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Carcinoid tumors: Treatments


Carcinoid tumors generally are classified based on the location in the primitive gut (ie, foregut, midgut, hindgut) that gives rise to the tumor. Foregut carcinoid tumors are divided into sporadic primary tumors and tumors secondary to achlorhydria. The term sporadic primary foregut tumor encompasses carcinoids of the bronchus, stomach, proximal duodenum, and pancreas. Midgut tumors are derived from the second portion of the duodenum, the jejunum, the ileum, and the right colon. These account for 60-80% of all carcinoid tumors (especially those of the appendix and distal ileum) in adults and are also seen in children
Diagnosis and Treatment:

A number of imaging modalities have been used to detect carcinoid tumors. These modalities include plain radiography, upper- and lower-GI radiography with the use of oral contrast agents, CT, MRI, angiography, positron emission tomography (PET), scintigraphy with metaiodobenzylguanidine (MIBG) and octreotide (Monsieurs, 2001; Shi, 1998), radionuclide imaging with somatostatin analogs attached to the radioactive tracer, and technetium-99m bone scanning. Depending on the location of the tumor and metastasis, a combination of these may be used.
GI series, CT, and MRI may be helpful in some situations.
For the diagnosis of chest tumors, CT combined with scintigraphy with octreotide is preferred.
In the large bowel, the disease is often detected with colonoscopy and does not provide an imaging challenge. Imaging diagnosis of small-bowel carcinoids is relatively difficult. Small tumors in this location are difficult to detect on upper-GI series and CT scans, and other techniques are required.
Mesenteric invasion and liver metastasis are often detected on CT scans. MRI can also be helpful in the diagnosis of hepatic disease but is less sensitive than CT in detection of extrahepatic lesions.
With advances in imaging studies, angiography is rarely used and is reserved for equivocal situations.
PET scanning can be helpful and is increasingly used for diagnosis and follow-up of the tumors.
Scintigraphy with MIBG and octreotide scanning have been used to successfully detect carcinoid tumors (Kaltsas, 2001). Octreotide scanning appears to be more sensitive than MIBG imaging.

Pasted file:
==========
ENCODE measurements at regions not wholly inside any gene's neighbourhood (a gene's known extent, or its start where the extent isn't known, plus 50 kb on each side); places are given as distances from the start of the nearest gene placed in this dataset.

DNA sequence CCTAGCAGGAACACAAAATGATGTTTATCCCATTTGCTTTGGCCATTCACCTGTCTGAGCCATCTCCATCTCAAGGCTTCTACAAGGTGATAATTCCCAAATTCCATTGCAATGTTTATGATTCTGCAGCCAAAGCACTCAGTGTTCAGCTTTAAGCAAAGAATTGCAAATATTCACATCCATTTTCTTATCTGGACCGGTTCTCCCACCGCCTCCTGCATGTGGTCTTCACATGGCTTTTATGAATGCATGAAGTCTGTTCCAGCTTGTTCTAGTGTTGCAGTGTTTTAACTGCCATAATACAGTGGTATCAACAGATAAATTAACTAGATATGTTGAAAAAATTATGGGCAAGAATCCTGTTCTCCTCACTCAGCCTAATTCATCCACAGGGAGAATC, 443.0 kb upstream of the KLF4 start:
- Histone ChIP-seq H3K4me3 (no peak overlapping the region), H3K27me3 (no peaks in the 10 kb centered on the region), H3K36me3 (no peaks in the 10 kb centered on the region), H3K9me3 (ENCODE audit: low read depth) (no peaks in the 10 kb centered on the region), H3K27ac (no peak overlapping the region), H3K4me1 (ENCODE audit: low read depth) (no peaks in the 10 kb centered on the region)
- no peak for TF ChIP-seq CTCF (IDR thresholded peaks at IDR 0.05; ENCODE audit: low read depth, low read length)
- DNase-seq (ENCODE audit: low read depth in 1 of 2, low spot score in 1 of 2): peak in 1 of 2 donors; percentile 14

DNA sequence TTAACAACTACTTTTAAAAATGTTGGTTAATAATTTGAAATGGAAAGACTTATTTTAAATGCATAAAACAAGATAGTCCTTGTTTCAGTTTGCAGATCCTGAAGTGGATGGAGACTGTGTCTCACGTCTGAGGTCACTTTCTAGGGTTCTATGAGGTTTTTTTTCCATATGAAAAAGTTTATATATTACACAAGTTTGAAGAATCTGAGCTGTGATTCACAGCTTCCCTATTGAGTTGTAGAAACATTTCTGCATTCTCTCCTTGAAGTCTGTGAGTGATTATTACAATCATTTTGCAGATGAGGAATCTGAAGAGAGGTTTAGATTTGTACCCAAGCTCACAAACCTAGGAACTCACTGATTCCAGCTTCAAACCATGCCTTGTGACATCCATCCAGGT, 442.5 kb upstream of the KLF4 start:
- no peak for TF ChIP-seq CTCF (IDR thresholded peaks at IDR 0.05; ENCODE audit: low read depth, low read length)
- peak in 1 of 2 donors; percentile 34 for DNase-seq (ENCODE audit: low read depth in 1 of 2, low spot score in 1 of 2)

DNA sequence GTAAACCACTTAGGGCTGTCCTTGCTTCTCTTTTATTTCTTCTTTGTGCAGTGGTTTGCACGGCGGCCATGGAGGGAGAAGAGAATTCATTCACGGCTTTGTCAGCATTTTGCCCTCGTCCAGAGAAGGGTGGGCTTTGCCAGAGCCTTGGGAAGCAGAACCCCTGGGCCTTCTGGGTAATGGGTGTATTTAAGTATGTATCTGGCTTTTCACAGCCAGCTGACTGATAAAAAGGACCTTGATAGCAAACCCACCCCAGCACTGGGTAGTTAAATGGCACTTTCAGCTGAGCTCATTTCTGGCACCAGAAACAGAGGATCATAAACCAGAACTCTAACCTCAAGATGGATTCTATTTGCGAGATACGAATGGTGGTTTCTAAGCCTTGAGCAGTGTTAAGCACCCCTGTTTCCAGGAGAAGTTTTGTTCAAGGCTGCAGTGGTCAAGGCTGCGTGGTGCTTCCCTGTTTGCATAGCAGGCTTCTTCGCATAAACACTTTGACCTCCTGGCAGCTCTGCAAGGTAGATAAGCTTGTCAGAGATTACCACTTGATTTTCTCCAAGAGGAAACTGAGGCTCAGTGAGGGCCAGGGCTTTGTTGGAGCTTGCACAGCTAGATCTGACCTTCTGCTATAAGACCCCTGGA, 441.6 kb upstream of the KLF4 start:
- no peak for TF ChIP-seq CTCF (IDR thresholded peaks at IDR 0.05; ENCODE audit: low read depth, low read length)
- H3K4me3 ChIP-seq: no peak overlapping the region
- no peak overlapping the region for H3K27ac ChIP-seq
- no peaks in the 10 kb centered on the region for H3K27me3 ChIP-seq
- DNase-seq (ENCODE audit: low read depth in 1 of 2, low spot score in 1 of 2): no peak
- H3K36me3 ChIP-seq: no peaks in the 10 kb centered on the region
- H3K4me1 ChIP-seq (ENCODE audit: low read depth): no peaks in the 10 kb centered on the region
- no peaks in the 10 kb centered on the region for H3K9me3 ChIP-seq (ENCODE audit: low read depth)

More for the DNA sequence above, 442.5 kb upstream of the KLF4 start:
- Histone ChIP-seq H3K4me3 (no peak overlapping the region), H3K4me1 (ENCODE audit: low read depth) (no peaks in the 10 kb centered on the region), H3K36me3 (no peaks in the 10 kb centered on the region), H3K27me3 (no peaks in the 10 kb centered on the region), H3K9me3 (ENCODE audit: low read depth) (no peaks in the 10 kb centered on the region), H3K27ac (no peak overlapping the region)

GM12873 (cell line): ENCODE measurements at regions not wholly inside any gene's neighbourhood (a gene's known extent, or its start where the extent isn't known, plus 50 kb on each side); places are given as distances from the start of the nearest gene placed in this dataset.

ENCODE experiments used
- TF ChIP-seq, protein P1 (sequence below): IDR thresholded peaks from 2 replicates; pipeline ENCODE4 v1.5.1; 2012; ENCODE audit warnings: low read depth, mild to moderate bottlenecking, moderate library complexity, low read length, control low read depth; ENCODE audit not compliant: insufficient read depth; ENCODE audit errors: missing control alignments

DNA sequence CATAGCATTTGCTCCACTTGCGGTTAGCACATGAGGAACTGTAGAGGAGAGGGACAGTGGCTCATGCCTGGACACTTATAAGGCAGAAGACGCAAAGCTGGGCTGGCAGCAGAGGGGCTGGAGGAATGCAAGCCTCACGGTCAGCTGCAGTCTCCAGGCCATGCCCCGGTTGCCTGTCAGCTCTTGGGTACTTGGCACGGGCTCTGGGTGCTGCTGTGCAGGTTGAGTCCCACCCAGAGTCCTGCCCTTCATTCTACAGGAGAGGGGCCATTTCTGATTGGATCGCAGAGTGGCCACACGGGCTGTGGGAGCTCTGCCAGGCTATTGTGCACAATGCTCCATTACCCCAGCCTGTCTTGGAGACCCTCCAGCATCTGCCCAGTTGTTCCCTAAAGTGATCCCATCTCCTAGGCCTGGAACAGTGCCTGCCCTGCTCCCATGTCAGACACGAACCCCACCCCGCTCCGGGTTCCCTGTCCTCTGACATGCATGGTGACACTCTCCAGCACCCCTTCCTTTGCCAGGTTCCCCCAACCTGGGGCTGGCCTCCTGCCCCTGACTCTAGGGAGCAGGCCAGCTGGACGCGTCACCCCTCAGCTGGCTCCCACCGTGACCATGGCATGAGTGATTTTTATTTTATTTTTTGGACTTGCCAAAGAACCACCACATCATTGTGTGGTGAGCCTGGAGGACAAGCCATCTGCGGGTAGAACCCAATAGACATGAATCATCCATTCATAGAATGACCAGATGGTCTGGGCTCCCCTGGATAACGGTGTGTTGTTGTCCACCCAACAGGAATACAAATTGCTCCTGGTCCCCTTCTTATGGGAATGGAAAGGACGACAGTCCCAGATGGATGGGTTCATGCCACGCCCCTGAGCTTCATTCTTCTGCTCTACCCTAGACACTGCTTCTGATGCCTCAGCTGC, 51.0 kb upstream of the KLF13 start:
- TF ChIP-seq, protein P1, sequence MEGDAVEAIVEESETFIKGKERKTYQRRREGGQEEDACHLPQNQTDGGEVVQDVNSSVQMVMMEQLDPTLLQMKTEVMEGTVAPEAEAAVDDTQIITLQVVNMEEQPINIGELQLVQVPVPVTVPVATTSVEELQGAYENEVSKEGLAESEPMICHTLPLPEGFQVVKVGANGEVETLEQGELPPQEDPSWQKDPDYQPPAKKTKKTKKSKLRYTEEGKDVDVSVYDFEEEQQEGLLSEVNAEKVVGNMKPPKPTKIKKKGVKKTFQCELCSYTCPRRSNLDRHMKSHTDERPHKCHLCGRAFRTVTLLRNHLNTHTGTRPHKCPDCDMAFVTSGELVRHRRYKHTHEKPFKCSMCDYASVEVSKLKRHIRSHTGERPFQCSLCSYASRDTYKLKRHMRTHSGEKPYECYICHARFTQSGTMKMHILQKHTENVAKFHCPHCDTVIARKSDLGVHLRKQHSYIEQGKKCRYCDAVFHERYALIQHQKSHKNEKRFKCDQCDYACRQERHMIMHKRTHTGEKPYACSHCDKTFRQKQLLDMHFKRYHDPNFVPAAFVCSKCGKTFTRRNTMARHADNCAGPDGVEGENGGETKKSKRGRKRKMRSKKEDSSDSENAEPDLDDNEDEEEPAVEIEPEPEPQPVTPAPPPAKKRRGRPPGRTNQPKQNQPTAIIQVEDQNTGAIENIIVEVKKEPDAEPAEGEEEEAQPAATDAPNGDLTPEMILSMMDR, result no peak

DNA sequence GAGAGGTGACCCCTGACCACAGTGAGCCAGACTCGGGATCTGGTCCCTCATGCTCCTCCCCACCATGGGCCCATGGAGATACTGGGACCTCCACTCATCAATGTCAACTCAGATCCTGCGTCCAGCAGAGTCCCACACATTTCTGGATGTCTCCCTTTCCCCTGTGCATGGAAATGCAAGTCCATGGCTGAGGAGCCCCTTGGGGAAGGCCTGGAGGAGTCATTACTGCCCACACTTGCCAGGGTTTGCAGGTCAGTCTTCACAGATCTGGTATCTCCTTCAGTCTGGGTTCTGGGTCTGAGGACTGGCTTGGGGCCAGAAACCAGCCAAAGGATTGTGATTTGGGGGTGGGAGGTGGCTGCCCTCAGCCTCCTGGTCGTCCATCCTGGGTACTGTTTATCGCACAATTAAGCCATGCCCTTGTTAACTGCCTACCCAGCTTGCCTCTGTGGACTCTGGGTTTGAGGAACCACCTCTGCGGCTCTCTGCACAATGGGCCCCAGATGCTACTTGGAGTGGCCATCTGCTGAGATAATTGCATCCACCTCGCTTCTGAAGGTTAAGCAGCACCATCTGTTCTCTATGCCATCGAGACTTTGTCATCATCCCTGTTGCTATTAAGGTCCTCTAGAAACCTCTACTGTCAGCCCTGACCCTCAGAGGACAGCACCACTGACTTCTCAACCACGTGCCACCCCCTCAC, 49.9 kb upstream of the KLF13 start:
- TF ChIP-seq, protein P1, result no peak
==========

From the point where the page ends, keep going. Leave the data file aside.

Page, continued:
Radionuclide imaging with somatostatin analogs attached to radioactive tracer can be used to advantage for diagnosis of carcinoid tumors.
Radiotracers currently used include indium-111 diethylenetriamine pentaacetic acid (111 In-DTPA) and yttrium. Most neuroendocrine tumors have receptors for somatostatins. Five somatostatin receptor subtypes, designated SSTR-1 to SSTR-5, are identified. Binding affinity of somatostatin analogs to these subtypes may vary, with highest affinity for SSTR-2, medium affinity for SSTR-2 and SSTR-5, and lowest affinity for SSTR-1 and SSTR-4. Carcinoid tumors often express SSTR-1 to SSTR-3 and, infrequently, SSTR-2. Nevertheless, for tumors that measure less than 1 cm in diameter, the sensitivity of111 In-DTPA octreotide imaging reaches 80-90%.
This technique can be used to identify primary and metastatic disease and is approved for radionuclide scanning of carcinoid tumors. An advantage is that, if the result is positive, this technique can be used as a treatment modality.
In a study of 40 patients, somatostatin-receptor scintigraphy (SRS) helped in detecting localized tumors in 78% of patients versus 82% with CT scanning. However, SRS helped in identifying primary tumors in 2 patients missed on CT scanning. In 16% of patients, SRS depicted lesions not found with other modalities. No false-positive results were observed.
Overall, SRS appears to be the imaging method of choice for localizing and evaluating the extent of carcinoid tumor.
Bone metastasis is not uncommon in carcinoid tumors. In a study of 12 patients, 11 of whom had liver metastasis, 8 had bone involvement, as detected on SRS.
Technetium-99m bone scanning can aid in the detection of metastases.

Endoscopy, including bronchoscopy, esophagogastroscopy, gastroscopy, and colonoscopy, can be used for biopsy and diagnosis.

Medical Care
If metastases occur and surgical excision is not suitable, consider treatment with currently recommended chemotherapy.

Chemotherapeutic agents currently used in clinical trials to palliate metastatic carcinoid disease include the following:
Alkylating agents
Actinomycin D
Interferon alfa
Somatostatin analogs with a radioactive load
A combination of the agents listed above is typically used.
In one study, 8 adults with carcinoid tumor metastatic to liver were treated with intra-arterial 5-fluorouracil and embolization of hepatic tumors with bovine collagen fiber admixed with iohexol, cisplatin, mitomycin C, and doxorubicin. This treatment resulted in symptomatic relief and tumor regression in 4 patients and stabilized the disease in the rest of the patients.
Octreotide, a somatostatin analog, is highly effective in reducing symptoms; however, in the pediatric age group, stunted linear growth is of concern.

Octreotide reduces the amount of the growth factor produced and, thus, theoretically impairs growth.
Intermittent and continuous infusions of octreotide have been reported, with superior results obtained with the latter.
Such treatment can result in near-normalization of the plasma insulinlike growth factor I and partial suppression of plasma growth hormone–releasing hormone (GHRH) (Lefebvre, 1995).
The availability of a long-acting somatostatin analog that can be given once a month has eliminated the need for injections 2-3 times per day, with equal efficacy (Rubin, 1999).
In metastatic carcinoid tumors, long-term use of octreotide is reported. However, receptor alteration induced during the use of this agent requires consecutive drug dosage increase to control the symptoms (Corleto, 2000).